As golf milestones go, both carry plenty of cachet. To break 80 or get down to a single-digit handicap is to announce you’ve graduated from the legion of hit-and-hopers to someone who actually has a clue on the golf course. But which is the actual bigger deal? At Golf Digest, this began as an internal debate that generated enough name calling discussion that we then tossed it to social media.

The response was mixed. Although most respondents agreed that breaking 80 provided the more memorable singular moment, deciding “what’s the bigger deal” left plenty for interpretation. Is it a question of what you’d rather be? Of what you’d remember more? Below are two viewpoints on the debate.

Breaking 80 is a bigger deal: When you break 80 – and yes I’m coming from the privileged perspective of having passed that milestone – it’s a huge moment. You’ve proven that you’re capable not only of shooting that score, but that you can withstand the pressure coming down the stretch. Likely, you know your score and your mates are breathing down your neck. You’re balancing that excitement and desire to play well with the patience necessary to convert shots. That’s at the crux of breaking 80. That’s what makes it such a big deal, what makes it so great. There’s none of that with the moment you become a 9.9 index. That just happens one day when you’re checking your handicap. Sure, it’s great to be a single digit handicapper, but becoming one for the first time pales in comparison to that inaugural experience of getting to write 70-something on your scorecard. After you’ve done it once, you’ll realise how easily it can happen again. It’s a threshold necessary to cross en route to becoming a great player.No one has ever told me about that time they became a single-digit handicapper. I’ve heard a lot of first-time-breaking 80 stories. Which would you be more likely to talk about in the bar after the round: breaking 80, or your most recent handicap adjustment? — Keely Levins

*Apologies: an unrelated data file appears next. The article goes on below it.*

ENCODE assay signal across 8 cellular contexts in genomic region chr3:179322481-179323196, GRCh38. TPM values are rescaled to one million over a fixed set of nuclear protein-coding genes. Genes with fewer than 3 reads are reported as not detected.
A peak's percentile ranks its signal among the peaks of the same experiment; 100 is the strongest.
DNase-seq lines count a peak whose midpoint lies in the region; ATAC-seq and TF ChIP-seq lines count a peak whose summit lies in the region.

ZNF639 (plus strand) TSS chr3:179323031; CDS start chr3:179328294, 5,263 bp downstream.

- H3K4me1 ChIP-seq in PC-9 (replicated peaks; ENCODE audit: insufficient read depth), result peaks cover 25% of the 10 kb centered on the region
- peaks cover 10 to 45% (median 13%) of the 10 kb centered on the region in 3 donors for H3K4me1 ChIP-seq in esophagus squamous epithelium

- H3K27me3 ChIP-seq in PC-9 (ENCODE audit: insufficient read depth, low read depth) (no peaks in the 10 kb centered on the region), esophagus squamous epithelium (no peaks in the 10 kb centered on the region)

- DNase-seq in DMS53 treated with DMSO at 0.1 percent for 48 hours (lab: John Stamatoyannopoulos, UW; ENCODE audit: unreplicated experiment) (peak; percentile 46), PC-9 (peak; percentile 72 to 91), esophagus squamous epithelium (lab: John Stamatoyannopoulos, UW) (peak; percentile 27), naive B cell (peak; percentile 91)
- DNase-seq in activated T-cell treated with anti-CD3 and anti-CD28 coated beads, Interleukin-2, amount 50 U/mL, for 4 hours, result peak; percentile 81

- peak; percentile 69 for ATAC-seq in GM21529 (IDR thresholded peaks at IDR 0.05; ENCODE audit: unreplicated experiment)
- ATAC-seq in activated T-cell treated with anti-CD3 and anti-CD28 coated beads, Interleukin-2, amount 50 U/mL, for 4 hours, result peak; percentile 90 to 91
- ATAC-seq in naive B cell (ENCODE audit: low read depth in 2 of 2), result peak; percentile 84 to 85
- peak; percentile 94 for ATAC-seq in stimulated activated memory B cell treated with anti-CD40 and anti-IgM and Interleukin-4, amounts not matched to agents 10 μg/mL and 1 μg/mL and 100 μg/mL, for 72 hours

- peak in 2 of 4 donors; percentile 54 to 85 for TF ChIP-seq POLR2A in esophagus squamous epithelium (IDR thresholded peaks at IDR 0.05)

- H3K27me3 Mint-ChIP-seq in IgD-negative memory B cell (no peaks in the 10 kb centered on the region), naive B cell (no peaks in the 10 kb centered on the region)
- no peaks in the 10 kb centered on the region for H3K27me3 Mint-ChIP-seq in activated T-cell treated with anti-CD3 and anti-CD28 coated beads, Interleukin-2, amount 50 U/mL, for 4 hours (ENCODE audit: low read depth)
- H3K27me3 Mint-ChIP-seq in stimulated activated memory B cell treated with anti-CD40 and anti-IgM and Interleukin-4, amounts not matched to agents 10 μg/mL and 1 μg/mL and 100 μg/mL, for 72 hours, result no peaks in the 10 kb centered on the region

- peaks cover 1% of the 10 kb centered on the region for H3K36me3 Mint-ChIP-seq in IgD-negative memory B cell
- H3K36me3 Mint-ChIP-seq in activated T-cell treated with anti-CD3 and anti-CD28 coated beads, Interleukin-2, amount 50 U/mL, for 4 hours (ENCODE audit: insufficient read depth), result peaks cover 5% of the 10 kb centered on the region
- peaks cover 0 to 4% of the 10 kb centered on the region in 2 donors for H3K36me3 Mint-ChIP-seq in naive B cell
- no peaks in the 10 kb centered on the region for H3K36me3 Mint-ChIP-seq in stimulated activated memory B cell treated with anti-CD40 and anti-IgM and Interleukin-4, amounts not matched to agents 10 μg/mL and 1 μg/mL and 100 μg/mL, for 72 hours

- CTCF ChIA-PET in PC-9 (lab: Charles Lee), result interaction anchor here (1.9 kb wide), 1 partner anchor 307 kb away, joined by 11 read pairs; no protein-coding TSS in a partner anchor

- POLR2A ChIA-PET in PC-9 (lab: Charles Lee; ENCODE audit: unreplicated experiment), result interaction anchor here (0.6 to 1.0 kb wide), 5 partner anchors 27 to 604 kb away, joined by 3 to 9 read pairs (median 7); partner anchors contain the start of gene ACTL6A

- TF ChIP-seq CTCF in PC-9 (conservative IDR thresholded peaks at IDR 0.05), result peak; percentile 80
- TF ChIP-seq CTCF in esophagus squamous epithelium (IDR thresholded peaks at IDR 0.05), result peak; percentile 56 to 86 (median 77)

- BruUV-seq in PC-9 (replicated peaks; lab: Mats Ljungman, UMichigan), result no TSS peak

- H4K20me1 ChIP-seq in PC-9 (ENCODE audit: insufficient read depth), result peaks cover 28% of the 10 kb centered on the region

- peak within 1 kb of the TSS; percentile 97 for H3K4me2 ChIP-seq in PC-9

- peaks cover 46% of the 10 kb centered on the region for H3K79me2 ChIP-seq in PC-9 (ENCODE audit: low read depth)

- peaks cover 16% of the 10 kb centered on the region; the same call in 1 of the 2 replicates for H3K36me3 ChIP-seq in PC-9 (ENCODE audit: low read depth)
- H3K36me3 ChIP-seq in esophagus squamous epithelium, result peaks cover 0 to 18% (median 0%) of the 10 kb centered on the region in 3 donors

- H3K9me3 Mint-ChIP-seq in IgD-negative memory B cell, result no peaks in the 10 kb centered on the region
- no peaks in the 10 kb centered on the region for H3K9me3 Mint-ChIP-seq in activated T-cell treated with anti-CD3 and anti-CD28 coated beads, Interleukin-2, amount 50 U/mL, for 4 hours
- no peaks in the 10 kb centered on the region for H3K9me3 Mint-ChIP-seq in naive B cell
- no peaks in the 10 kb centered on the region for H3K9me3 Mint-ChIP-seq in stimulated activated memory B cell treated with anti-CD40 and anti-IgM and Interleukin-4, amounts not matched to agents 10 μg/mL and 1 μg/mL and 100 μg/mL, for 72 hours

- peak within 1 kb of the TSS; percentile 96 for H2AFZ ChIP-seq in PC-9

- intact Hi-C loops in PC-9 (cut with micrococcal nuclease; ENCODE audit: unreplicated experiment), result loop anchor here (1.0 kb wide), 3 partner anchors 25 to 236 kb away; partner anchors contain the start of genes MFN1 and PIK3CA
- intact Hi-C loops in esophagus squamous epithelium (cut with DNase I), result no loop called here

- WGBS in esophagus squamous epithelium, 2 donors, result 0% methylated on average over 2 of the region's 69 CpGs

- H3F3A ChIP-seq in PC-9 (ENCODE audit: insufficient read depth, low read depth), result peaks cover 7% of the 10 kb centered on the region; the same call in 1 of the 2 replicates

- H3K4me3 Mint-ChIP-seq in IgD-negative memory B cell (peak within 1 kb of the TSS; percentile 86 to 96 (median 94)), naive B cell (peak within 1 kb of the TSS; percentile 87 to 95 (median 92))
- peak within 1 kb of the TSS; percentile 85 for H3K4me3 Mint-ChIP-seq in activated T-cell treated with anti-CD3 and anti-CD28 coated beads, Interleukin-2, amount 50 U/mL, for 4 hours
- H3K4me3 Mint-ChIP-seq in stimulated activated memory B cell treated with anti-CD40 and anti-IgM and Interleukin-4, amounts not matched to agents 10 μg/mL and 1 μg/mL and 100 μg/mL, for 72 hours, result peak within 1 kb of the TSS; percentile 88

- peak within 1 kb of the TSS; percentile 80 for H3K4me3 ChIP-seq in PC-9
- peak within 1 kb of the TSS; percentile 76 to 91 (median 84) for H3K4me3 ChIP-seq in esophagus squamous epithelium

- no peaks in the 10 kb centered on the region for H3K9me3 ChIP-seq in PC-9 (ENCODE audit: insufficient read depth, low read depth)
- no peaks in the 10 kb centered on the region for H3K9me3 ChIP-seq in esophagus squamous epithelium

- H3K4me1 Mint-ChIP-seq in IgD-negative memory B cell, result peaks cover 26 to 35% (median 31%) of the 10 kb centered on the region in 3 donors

Become a single-digit handicap is the bigger deal: Granted, handicaps are inexact, the byproduct of some convoluted formula most people don’t even understand. But they remain the currency that most golfers transact in, and as someone who’s spent his golf existence with his nose pressed against the proverbial glass, a single-digit handicap has long represented rarefied air. It reflects sustained proficiency, a level of mastery that can’t be measured in a single round. Think about which is the more impressive description of a player? “He’s a single digit” or “He once shot 79”? As singular events go, the update of a handicap revision can’t compare to the poignance of holing a putt for 79. But if the question is which is the bigger deal, breaking 80 is a mere moment. A single-digit handicap is an arrival. — Sam Weinman